You have 4 red and 5 blue counters. How many ways can they be placed on a 3 by 3 grid so that all the rows columns and diagonals have an even number of red counters?

Exploring and predicting folding, cutting and punching holes and making spirals.

Imagine a wheel with different markings painted on it at regular intervals. Can you predict the colour of the 18th mark? The 100th mark?

Paint a stripe on a cardboard roll. Can you predict what will happen when it is rolled across a sheet of paper?

What shape is the overlap when you slide one of these shapes half way across another? Can you picture it in your head? Use the interactivity to check your visualisation.

Can you fit the tangram pieces into the outlines of these people?

A game for 1 person. Can you work out how the dice must be rolled from the start position to the finish? Play on line.

Can you fit the tangram pieces into the outline of Mai Ling?

Can you fit the tangram pieces into the outline of this brazier for roasting chestnuts?

What is the greatest number of squares you can make by overlapping three squares?

Here are more buildings to picture in your mind's eye. Watch out - they become quite complicated!

Can you work out what kind of rotation produced this pattern of pegs in our pegboard?

Can you fit the tangram pieces into the outlines of these clocks?

Investigate how the four L-shapes fit together to make an enlarged L-shape. You could explore this idea with other shapes too.

How can you arrange these 10 matches in four piles so that when you move one match from three of the piles into the fourth, you end up with the same arrangement?

Players take it in turns to choose a dot on the grid. The winner is the first to have four dots that can be joined to form a square.

Find a way to cut a 4 by 4 square into only two pieces, then rejoin the two pieces to make an L shape 6 units high.

Can you fit the tangram pieces into the outline of the child walking home from school?

A shape and space game for 2,3 or 4 players. Be the last person to be able to place a pentomino piece on the playing board. Play with card, or on the computer.

An extension of noughts and crosses in which the grid is enlarged and the length of the winning line can to altered to 3, 4 or 5.

Here are the six faces of a cube - in no particular order. Here are three views of the cube. Can you deduce where the faces are in relation to each other and record them on the net of this cube?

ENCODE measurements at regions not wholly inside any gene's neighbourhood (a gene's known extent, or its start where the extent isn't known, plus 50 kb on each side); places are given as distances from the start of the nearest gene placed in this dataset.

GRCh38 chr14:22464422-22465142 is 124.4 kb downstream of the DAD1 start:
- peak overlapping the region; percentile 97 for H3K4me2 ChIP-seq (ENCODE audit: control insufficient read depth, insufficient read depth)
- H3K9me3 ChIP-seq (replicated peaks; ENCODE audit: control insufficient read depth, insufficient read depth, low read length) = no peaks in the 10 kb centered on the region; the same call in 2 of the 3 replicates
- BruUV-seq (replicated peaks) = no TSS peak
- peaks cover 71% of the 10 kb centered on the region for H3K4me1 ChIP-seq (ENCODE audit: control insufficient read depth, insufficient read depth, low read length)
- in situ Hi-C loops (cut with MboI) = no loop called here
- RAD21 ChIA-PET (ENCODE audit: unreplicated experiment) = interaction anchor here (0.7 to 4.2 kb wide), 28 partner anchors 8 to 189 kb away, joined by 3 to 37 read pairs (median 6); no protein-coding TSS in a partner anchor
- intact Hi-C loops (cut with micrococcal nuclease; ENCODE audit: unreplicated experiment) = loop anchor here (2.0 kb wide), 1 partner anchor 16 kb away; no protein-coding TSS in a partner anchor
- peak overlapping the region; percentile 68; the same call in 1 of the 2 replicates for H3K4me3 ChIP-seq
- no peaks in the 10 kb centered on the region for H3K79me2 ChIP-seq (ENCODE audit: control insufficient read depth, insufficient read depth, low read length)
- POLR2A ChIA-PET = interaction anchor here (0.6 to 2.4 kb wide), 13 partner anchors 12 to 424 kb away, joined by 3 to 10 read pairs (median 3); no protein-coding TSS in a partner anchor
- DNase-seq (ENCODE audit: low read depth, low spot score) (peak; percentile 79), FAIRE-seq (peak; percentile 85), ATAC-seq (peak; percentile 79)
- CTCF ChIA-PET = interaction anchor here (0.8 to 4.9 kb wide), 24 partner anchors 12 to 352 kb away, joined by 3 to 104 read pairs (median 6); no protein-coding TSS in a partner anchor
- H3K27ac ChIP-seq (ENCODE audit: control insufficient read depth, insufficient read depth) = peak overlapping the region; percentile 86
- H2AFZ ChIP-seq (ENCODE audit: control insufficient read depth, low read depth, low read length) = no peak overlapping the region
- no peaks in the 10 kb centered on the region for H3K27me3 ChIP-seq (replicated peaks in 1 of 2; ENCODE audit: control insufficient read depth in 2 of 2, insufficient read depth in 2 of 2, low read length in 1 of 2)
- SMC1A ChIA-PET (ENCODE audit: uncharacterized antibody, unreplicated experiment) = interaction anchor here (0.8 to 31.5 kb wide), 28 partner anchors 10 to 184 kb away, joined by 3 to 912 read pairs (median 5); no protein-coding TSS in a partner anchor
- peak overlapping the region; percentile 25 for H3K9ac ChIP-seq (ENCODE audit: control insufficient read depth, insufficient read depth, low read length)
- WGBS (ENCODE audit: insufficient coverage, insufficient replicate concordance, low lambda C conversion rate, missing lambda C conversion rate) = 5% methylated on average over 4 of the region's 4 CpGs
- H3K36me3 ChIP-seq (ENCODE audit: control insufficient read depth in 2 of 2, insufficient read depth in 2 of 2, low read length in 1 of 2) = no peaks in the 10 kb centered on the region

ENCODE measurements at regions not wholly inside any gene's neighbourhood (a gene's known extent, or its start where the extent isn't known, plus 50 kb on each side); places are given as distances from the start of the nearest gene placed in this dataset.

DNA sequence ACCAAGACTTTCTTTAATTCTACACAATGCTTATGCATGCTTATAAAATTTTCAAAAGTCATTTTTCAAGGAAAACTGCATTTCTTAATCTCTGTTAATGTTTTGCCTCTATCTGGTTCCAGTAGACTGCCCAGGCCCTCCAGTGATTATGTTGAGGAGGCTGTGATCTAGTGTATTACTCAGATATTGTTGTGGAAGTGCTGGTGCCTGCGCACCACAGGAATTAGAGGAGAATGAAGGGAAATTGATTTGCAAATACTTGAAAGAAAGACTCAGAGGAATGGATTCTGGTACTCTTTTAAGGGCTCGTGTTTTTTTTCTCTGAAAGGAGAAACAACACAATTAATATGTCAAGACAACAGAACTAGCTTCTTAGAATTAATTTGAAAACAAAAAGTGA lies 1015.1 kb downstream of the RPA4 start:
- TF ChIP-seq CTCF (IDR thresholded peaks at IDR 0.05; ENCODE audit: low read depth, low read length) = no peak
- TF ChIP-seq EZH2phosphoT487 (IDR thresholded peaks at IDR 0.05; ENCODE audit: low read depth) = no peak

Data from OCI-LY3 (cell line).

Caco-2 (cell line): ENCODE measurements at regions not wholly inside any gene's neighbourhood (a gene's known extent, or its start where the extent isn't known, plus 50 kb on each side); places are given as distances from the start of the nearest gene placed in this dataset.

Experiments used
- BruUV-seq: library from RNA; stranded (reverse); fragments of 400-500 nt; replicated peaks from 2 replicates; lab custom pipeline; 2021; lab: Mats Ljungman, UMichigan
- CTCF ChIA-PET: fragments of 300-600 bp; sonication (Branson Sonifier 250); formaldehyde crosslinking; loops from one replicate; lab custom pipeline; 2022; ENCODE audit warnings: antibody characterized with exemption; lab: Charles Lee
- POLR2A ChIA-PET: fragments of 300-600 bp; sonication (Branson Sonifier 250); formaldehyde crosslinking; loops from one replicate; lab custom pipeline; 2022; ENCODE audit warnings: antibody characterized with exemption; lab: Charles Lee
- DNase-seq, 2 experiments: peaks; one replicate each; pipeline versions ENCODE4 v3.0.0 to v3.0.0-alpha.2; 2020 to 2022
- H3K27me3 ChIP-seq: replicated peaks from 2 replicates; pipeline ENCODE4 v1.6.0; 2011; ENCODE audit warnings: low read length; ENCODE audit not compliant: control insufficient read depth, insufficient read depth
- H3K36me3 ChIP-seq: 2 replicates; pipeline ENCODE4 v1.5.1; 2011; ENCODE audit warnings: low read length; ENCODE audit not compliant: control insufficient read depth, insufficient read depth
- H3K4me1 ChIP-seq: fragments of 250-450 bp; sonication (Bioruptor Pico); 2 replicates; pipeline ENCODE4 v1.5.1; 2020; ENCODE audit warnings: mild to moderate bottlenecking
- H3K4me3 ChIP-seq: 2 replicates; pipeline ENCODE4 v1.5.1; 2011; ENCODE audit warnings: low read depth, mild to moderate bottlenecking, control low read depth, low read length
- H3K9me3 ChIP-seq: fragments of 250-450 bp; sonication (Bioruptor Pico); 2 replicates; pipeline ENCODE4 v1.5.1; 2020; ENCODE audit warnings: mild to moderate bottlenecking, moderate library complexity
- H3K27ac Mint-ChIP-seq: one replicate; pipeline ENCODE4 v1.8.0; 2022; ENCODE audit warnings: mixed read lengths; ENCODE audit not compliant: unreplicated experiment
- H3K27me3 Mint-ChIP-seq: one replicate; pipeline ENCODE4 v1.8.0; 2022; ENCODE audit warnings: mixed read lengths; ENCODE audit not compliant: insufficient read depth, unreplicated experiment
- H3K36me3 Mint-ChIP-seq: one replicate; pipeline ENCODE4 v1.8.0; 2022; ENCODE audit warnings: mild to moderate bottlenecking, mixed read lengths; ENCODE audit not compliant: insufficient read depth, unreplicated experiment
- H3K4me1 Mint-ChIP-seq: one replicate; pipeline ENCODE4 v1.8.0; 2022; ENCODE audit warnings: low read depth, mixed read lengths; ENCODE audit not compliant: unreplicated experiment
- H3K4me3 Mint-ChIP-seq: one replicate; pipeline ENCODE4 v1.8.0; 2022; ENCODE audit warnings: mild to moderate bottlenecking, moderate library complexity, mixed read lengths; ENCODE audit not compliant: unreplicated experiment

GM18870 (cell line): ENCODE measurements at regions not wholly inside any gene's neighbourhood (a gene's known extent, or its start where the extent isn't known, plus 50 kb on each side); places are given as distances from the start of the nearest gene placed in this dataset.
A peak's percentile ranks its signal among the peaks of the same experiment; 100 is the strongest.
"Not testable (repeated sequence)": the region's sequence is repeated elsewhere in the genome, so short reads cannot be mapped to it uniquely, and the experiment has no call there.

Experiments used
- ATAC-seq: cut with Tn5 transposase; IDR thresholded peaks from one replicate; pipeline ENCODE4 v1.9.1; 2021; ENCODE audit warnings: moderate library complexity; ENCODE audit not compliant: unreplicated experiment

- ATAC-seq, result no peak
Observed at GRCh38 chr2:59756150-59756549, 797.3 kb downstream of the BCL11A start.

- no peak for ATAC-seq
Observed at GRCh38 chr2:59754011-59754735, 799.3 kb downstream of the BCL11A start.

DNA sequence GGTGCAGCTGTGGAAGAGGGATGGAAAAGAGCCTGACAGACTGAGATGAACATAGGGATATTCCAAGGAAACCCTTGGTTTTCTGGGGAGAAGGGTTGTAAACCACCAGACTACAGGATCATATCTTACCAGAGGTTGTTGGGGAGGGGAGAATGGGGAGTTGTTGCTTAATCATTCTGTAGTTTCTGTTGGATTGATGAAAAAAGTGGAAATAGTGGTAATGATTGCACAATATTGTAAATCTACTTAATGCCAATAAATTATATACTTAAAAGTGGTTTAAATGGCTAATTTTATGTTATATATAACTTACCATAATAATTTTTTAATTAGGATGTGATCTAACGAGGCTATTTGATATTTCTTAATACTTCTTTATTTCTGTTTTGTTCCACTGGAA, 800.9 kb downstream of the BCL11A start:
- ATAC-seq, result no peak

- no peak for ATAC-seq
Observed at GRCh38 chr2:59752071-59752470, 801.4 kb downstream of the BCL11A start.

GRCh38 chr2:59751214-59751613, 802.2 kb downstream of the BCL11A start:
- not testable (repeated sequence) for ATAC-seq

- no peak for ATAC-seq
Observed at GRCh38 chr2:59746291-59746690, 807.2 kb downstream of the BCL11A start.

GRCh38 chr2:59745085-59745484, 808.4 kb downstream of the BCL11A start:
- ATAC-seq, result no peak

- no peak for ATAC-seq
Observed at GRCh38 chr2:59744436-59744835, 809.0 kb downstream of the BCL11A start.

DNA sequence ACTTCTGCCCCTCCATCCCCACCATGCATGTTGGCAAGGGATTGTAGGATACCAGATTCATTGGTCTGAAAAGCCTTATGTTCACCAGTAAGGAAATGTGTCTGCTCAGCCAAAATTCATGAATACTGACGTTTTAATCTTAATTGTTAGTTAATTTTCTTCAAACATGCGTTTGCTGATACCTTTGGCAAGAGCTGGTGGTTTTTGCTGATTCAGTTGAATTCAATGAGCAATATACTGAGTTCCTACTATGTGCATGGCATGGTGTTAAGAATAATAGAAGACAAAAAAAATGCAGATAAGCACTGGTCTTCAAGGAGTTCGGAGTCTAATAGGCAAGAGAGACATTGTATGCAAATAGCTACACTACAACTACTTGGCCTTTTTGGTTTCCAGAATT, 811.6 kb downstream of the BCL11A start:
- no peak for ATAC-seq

A game for 1 or 2 people. Use the interactive version, or play with friends. Try to round up as many counters as possible.

10 space travellers are waiting to board their spaceships. There are two rows of seats in the waiting room. Using the rules, where are they all sitting? Can you find all the possible ways?

Can you visualise what shape this piece of paper will make when it is folded?

How can you paint the faces of these eight cubes so they can be put together to make a 2 x 2 cube that is green all over AND a 2 x 2 cube that is yellow all over?

This problem invites you to build 3D shapes using two different triangles. Can you make the shapes from the pictures?

Use the interactivity to listen to the bells ringing a pattern. Now it's your turn! Play one of the bells yourself. How do you know when it is your turn to ring?

Can you fit the tangram pieces into the outline of Little Ming?

Make a cube out of straws and have a go at this practical challenge.

Think of a number, square it and subtract your starting number. Is the number youâ€™re left with odd or even? How do the images help to explain this?

Make a flower design using the same shape made out of different sizes of paper.

Exchange the positions of the two sets of counters in the least possible number of moves

Can you fit the tangram pieces into the outline of the rocket?

These are pictures of the sea defences at New Brighton. Can you work out what a basic shape might be in both images of the sea wall and work out a way they might fit together?

How many different triangles can you make on a circular pegboard that has nine pegs?

Looking at the picture of this Jomista Mat, can you decribe what you see? Why not try and make one yourself?

In each of the pictures the invitation is for you to: Count what you see. Identify how you think the pattern would continue.

Can you fit the tangram pieces into the outline of Little Ming playing the board game?

Can you fit the tangram pieces into the outline of Little Fung at the table?

Can you cut up a square in the way shown and make the pieces into a triangle?

A game has a special dice with a colour spot on each face. These three pictures show different views of the same dice. What colour is opposite blue?

Can you fit the tangram pieces into the outline of this telephone?

Can you fit the tangram pieces into the outline of Granma T?

Can you work out what is wrong with the cogs on a UK 2 pound coin?

How can the same pieces of the tangram make this bowl before and after it was chipped? Use the interactivity to try and work out what is going on!

Can you fit the tangram pieces into the outlines of the lobster, yacht and cyclist?

Can you see why 2 by 2 could be 5? Can you predict what 2 by 10 will be?

Here are some arrangements of circles. How many circles would I need to make the next size up for each? Can you create your own arrangement and investigate the number of circles it needs?

This article looks at levels of geometric thinking and the types of activities required to develop this thinking.